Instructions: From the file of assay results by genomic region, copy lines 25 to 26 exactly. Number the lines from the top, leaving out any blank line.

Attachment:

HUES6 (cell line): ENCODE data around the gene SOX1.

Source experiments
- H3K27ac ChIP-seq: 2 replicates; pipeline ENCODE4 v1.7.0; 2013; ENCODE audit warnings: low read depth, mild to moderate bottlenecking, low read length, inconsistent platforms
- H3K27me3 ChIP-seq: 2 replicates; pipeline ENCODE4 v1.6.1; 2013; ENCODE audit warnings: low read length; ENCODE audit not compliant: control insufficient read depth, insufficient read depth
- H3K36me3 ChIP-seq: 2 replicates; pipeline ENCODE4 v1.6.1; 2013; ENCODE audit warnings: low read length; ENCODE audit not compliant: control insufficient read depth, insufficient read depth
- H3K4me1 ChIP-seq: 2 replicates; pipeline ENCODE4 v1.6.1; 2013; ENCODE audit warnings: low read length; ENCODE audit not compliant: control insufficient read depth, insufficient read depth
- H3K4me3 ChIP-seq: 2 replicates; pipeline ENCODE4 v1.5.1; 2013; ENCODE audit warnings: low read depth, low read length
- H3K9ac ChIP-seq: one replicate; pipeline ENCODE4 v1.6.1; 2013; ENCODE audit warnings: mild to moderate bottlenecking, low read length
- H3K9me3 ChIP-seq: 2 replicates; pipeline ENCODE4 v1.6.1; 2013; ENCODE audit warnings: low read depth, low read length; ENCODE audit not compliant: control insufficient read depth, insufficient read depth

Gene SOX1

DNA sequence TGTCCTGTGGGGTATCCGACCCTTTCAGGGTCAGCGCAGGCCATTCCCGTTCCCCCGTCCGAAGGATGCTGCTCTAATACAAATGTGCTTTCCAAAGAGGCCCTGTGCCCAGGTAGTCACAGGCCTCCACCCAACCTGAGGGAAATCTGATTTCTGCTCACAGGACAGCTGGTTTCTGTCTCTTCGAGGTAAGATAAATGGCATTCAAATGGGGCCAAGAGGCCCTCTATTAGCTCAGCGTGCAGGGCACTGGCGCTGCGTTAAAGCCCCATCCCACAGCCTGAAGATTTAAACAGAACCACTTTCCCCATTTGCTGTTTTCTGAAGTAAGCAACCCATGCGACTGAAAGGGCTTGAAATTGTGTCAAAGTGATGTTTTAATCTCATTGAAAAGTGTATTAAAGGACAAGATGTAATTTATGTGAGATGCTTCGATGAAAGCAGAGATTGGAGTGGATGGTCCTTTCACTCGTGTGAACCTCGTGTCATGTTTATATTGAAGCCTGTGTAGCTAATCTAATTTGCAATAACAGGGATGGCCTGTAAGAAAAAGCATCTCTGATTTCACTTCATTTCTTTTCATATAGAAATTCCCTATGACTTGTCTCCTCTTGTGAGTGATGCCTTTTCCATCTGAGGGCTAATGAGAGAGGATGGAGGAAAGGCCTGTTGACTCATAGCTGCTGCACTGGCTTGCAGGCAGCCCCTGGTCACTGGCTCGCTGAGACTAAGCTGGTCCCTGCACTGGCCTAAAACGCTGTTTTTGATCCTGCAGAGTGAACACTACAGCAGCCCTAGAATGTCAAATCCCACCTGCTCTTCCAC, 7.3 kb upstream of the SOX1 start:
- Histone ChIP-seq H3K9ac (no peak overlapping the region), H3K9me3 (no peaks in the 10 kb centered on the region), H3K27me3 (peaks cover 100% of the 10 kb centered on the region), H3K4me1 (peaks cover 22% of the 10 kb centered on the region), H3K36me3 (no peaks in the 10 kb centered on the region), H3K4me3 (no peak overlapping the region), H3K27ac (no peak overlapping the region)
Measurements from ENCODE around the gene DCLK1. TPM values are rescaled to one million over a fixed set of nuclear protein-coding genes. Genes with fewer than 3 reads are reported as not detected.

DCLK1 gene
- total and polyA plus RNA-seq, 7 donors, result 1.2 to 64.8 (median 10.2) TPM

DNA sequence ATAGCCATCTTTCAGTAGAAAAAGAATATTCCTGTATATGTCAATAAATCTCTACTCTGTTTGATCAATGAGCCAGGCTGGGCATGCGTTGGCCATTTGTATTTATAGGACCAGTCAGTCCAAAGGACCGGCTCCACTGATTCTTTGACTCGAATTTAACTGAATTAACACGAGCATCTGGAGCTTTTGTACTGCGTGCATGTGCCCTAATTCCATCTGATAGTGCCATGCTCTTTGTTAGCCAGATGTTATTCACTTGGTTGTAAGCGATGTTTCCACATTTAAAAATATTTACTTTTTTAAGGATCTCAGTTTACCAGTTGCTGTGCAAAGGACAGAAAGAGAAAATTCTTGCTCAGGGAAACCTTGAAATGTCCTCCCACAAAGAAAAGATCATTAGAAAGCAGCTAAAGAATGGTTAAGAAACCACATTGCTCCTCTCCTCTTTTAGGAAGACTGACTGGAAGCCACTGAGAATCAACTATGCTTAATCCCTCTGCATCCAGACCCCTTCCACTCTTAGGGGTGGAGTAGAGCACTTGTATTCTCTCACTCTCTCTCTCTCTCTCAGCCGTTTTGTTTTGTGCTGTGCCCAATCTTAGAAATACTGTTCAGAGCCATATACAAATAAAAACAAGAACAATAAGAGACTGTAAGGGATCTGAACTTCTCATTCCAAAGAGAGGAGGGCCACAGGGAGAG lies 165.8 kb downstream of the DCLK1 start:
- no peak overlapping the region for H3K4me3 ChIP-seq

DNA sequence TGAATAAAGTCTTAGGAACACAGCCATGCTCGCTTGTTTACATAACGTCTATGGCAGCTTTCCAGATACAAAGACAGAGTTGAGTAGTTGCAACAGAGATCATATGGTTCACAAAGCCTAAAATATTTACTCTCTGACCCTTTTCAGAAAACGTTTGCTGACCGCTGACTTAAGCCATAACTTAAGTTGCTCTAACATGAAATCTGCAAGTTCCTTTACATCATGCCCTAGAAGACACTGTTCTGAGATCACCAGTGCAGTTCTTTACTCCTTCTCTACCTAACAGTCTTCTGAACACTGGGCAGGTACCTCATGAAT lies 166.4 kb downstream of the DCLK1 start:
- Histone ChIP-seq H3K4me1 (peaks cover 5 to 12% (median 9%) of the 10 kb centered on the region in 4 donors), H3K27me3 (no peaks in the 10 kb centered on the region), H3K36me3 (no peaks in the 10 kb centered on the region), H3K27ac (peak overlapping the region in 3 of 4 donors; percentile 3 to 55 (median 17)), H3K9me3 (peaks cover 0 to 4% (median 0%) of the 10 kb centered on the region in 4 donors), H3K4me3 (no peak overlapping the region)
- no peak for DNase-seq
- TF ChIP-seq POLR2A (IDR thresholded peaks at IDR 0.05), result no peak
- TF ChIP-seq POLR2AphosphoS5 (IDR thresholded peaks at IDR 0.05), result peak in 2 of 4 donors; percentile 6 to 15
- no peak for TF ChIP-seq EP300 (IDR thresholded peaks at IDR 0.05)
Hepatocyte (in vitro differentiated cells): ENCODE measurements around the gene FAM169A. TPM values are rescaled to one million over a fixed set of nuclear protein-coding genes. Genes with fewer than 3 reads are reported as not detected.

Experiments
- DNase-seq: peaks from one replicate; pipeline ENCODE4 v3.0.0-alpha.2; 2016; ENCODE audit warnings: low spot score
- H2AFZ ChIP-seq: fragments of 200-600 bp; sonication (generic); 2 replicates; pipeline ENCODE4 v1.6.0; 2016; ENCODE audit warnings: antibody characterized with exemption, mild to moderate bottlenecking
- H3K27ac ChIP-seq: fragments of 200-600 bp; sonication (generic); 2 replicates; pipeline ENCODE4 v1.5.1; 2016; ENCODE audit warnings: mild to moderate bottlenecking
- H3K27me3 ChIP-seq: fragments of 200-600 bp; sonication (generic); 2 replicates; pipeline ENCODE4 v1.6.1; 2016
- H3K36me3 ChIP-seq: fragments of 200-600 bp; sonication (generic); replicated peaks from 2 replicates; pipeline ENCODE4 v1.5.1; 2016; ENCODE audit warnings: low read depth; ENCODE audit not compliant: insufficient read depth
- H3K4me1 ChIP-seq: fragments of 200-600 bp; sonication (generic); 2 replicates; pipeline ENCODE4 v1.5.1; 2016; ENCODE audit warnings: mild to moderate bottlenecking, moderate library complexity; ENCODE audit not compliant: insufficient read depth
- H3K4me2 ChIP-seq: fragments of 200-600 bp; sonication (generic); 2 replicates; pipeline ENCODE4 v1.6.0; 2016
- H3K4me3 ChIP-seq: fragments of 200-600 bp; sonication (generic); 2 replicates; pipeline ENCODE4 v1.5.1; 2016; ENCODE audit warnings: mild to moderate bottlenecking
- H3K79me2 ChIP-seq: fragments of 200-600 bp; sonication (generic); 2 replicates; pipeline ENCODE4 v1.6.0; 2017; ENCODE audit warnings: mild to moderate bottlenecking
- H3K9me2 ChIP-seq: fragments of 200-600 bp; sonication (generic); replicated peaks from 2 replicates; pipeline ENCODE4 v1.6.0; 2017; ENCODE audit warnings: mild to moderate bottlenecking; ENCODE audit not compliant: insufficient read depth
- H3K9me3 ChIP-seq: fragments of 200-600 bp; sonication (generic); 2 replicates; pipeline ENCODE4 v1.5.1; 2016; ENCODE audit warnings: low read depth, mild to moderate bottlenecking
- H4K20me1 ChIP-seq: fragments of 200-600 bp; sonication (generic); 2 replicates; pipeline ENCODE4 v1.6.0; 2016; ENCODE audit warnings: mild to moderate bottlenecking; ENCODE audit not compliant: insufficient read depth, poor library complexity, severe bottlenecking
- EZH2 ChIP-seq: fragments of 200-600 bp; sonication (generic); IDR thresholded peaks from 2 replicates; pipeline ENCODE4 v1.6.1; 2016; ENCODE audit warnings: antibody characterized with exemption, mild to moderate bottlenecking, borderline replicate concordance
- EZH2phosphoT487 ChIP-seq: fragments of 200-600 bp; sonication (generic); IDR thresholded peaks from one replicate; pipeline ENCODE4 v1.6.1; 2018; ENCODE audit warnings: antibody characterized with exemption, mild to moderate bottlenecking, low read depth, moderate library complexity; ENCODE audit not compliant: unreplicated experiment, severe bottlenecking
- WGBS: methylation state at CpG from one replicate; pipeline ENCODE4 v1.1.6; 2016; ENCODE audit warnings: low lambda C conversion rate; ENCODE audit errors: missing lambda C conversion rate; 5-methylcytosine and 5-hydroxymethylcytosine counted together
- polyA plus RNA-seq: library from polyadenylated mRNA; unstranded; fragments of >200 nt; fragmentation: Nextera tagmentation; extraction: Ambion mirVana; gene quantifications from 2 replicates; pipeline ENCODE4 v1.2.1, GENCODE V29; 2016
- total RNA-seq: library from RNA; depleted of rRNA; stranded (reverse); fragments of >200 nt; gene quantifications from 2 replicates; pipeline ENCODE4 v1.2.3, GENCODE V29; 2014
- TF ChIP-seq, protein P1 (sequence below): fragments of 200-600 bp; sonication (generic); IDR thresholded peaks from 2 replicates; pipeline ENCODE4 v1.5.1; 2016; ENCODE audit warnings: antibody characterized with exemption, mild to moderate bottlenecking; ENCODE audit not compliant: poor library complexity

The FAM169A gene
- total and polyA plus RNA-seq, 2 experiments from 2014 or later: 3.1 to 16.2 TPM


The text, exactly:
Experiments
- DNase-seq: peaks from one replicate; pipeline ENCODE4 v3.0.0-alpha.2; 2016; ENCODE audit warnings: low spot score